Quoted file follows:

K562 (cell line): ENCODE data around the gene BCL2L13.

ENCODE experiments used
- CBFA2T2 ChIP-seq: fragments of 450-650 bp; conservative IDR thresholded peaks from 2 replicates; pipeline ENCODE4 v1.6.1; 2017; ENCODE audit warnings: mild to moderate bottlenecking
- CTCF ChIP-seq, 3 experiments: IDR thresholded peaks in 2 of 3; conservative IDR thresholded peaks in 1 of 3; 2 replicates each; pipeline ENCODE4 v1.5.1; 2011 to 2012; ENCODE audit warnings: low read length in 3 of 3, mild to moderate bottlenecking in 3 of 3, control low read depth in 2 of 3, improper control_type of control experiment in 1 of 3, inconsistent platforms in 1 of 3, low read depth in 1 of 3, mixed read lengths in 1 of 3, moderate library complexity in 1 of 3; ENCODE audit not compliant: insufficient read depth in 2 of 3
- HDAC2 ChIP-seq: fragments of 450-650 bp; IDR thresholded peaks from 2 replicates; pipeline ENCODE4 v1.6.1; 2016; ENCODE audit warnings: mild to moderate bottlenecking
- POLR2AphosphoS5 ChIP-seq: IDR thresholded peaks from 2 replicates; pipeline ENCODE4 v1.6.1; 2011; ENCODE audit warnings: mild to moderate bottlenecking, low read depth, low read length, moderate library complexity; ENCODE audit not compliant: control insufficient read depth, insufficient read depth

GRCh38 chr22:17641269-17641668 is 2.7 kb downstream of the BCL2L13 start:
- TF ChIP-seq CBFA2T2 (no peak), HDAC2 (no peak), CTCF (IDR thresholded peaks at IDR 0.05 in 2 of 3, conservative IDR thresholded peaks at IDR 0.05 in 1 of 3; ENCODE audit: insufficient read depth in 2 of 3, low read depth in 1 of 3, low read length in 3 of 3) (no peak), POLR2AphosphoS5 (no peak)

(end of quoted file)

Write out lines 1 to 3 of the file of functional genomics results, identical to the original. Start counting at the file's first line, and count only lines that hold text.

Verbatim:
K562 (cell line): ENCODE data around the gene BCL2L13.

ENCODE experiments used
- CBFA2T2 ChIP-seq: fragments of 450-650 bp; conservative IDR thresholded peaks from 2 replicates; pipeline ENCODE4 v1.6.1; 2017; ENCODE audit warnings: mild to moderate bottlenecking